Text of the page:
On my Capital One Platinum Visa I was not charged a currency conversion fee when I used ATMs in Ephesus, Mykonos and Athens nor when I paid by credit card. I was not charged foreign transaction fees for any of those withdrawals or purchases, nor for paying for the cruise in the first place or settlement of my shipboard account. This was last July. I don't know if this policy still holds, but I recently purchased airfare from KLM and there wasn't any kind of extra charge. Surely they bank in the Netherlands.

mike35
February 6th, 2006, 03:47 PM
Bruin Steve

MBNA will charge the 3% through Oceania. My travel agent was able to get Oceania to apply the charge as an on-board credit from Oceania. A real pain in the butt, but at least the bottom line evens out. What's worse, however, is the 3% that MBNA charges on all transactions incurred while you are out of the USA. As I said before, that's why I switched to Capital One (as well as that Capital One has a more generous "points" system than MBNA).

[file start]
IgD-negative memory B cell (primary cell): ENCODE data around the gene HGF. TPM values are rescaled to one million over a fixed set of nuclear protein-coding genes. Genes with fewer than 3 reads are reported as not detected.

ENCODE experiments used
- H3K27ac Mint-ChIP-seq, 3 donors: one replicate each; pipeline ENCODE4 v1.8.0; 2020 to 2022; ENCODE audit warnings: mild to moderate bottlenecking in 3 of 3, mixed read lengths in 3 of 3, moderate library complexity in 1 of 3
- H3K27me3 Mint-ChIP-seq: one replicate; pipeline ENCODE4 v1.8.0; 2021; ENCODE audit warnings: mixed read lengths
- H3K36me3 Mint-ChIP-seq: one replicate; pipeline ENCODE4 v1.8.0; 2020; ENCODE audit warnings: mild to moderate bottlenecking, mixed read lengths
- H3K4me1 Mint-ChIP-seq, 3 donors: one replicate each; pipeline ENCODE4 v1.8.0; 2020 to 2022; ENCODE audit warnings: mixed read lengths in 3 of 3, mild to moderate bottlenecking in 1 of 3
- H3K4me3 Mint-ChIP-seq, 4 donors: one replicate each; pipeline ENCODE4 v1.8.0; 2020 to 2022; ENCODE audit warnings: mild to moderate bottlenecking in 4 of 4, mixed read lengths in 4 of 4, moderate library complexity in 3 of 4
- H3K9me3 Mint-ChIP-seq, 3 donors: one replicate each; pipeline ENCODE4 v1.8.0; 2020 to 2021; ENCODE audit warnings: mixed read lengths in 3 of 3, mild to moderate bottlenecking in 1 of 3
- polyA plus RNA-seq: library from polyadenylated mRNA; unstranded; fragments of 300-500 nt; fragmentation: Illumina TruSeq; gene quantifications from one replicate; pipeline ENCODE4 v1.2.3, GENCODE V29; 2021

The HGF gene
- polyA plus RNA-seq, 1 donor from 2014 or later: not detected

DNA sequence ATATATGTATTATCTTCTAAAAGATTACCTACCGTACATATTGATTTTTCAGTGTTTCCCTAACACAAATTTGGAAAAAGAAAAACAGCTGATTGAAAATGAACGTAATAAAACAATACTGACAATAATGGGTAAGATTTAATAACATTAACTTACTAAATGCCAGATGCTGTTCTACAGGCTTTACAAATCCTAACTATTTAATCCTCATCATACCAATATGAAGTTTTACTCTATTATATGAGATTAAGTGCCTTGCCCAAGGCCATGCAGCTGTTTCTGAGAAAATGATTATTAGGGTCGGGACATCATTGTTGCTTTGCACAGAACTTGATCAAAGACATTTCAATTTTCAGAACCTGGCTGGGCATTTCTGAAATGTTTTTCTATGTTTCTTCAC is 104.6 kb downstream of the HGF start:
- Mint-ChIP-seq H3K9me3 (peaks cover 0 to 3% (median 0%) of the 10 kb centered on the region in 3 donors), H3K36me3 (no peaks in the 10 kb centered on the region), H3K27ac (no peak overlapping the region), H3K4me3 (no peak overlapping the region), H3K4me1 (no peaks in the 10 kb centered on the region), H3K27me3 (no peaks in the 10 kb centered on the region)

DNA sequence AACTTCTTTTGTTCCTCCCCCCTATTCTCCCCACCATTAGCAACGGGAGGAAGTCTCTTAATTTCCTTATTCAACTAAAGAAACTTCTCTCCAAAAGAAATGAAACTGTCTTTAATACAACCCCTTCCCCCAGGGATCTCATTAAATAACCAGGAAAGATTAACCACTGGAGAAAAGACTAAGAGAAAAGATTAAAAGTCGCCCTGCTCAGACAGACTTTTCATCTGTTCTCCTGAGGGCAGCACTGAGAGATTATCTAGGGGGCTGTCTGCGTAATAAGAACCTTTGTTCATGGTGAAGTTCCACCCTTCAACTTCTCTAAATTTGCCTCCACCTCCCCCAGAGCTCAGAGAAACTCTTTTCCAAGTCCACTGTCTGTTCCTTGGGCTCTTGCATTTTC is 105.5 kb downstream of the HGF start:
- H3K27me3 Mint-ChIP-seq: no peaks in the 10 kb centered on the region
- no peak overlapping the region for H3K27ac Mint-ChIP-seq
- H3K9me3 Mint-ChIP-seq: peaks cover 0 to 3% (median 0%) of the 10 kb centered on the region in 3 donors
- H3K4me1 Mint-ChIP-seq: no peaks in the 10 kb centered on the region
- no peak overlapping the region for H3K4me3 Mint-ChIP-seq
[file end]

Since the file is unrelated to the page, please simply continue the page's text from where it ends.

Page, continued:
Mike

drwong
February 6th, 2006, 04:27 PM
I have not consented to a "foreign transaction" fee for a purchase made in US $ from a US company...

Actually, the credit card company will tell you that you did when you applied for the card! You consented to paying a 3% foreign transaction fee that was hidden among the fine print in the contract of adhesion. The credit card company will then put the blame on the US company who outsourced the transaction processing to an offshore firm, saying they had nothing to do with that decision, and recommending that you contact the US company with your grievances. The US company might then suggest using an alternative card that doesn't carry the usurious fee. Once you've transferred the charge to your new card, cut up the old one and send it back to the originator saying you're mad as hell and not going to take it anymore.